A New Zealand man facing a criminal charge after an alleged incident at New Zealand's embassy in Washington DC will keep his identity hidden - for now.
He faces a charge of intentionally attempting to make an intimate visual recording of another person at the diplomatic building in the American capital between July 26 and July 28 last year.
The man appeared in the Auckland District Court today following an earlier appearance this month.
Defence counsel Graeme Newell entered a not guilty plea and elected trial by jury on the man's behalf.
The sole issue of the trial will be identification, Newell told Judge Kevin Glubb.
Newell further argued for continued name suppression and said there was a potential prejudice to his client's fair trial rights and prejudice to potential witnesses who may come forward.
"Their evidence would be tainted," Newell said.
Crown solicitor Brian Dickey, opposing the application for name suppression, said there was no issue surrounding fair trial rights.
"These events happened in Washington in the confines of the embassy ... There was an extensive police investigation at that location," he told the court.
The court heard from Newell that publication of the man's name may also cause hardship to his employer and endanger the safety of his family.
Judge Glubb said he was not satisfied that the man's fair trial rights would be breached or that any of the other issues raised would create undue hardship if his name was published.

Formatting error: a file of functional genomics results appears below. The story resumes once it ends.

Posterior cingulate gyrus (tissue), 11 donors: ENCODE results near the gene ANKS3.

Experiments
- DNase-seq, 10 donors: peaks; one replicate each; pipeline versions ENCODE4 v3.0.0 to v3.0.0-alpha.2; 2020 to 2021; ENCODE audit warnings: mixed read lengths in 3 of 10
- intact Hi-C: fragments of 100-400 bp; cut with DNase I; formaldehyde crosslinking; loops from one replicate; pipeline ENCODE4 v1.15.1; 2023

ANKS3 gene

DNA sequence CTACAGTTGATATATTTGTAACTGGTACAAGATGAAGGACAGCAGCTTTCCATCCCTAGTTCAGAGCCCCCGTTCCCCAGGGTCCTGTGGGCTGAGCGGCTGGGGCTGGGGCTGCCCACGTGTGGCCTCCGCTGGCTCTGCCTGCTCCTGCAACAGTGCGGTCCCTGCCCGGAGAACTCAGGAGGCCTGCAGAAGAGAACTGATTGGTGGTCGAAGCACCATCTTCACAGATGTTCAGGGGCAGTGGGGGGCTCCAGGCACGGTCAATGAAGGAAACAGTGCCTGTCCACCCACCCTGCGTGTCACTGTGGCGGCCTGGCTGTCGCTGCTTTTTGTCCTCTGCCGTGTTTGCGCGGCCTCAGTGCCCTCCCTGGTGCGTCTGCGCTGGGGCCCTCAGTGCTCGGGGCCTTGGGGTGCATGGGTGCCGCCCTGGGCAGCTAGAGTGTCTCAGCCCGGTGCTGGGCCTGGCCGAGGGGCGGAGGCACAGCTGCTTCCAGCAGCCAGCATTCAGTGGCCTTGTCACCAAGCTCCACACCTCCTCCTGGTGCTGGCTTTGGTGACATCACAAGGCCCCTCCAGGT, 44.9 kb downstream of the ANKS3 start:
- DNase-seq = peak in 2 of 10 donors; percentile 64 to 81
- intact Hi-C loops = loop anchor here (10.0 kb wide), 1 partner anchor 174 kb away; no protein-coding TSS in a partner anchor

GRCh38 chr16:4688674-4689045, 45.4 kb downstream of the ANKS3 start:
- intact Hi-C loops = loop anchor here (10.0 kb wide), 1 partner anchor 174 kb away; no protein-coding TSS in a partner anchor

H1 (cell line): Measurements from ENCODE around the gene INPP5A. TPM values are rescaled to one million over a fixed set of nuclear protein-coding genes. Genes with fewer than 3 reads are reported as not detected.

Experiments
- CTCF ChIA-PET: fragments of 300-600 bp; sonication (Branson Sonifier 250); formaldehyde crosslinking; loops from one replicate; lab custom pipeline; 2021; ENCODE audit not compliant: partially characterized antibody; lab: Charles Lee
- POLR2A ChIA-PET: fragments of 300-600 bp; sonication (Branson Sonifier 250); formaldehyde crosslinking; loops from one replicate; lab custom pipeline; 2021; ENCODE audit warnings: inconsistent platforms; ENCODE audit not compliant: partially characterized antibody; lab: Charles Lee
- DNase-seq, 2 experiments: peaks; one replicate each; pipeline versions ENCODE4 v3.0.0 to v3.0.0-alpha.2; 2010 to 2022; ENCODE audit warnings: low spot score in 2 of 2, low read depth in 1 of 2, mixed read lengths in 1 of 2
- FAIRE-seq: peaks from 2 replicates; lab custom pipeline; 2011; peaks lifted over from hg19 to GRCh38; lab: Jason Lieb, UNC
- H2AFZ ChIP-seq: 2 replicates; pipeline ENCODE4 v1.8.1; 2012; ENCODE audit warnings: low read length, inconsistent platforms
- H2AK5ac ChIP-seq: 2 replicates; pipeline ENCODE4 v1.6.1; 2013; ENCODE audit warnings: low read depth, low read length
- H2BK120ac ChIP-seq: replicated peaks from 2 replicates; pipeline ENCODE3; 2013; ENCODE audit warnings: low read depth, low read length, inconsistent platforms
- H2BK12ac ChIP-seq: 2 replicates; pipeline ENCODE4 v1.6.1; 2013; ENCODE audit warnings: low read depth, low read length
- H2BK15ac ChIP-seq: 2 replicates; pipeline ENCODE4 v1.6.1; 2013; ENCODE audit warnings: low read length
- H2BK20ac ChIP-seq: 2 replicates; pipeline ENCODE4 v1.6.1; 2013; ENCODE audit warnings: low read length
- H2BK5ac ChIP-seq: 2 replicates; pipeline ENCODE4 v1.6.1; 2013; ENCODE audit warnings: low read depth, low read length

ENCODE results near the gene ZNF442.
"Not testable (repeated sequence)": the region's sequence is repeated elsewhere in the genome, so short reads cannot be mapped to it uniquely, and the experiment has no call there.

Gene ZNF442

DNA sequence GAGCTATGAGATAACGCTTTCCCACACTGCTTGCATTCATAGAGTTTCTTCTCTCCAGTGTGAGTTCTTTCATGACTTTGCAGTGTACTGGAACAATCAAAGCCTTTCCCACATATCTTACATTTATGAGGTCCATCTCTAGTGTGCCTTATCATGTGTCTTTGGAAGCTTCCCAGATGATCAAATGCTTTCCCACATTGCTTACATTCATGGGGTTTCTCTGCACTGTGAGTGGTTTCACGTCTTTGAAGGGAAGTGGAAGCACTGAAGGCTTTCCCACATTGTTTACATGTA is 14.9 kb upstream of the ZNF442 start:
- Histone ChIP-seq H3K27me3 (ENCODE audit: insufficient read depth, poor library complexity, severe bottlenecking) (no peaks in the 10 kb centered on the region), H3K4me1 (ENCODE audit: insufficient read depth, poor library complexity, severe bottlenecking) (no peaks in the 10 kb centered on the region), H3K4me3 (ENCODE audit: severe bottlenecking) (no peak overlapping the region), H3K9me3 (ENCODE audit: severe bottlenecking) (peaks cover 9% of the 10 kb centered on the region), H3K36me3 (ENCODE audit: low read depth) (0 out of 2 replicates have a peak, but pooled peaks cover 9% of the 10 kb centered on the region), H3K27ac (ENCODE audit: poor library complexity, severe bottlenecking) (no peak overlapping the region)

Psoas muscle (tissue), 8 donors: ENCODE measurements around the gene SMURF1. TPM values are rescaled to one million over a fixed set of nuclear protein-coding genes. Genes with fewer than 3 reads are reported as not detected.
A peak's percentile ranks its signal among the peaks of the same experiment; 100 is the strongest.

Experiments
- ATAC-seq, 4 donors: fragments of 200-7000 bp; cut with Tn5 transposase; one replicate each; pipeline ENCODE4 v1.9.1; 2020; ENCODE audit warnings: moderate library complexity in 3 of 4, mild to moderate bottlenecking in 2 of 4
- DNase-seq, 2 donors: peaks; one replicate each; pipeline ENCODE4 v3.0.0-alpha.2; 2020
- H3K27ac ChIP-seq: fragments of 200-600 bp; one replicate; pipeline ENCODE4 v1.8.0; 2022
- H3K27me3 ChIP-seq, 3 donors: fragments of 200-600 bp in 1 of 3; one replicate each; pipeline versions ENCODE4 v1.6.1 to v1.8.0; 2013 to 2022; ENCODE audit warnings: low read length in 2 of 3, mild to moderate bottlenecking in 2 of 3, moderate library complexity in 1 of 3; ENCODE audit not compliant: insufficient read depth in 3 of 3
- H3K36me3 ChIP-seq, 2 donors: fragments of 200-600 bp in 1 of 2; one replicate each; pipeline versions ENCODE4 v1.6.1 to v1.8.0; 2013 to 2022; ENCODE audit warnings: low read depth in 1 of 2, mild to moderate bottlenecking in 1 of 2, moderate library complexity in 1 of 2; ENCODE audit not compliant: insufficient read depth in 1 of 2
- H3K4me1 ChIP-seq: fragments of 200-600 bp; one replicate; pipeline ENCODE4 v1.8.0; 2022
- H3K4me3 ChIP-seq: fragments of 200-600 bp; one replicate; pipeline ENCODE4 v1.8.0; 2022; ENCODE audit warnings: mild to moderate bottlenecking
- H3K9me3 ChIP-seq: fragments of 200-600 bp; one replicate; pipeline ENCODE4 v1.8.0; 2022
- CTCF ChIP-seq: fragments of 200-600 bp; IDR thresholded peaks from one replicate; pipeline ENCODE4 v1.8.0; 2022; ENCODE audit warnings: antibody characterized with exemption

The judge made an order to lift the suppression of the accused's identity - however Newell immediately indicated he would appeal the judge's decision - resulting in suppression automatically being reimposed in the interim.
The man was remanded on bail until the case will be heard again in July.
The Ministry of Foreign Affairs and Trade and other government ministries have directed questions about the case by the Herald to police.
Police have simply confirmed a person has been charged in relation to "an offshore matter".
International law experts previously told the Herald New Zealand's criminal jurisdiction applies to the case because of where the alleged act occurred or who the accused is.
The New Zealand embassy is located in an area of Washington called Embassy Row, where many countries have diplomatic outposts and attaches stationed.
New Zealand's current Ambassador to the United States is Tim Groser.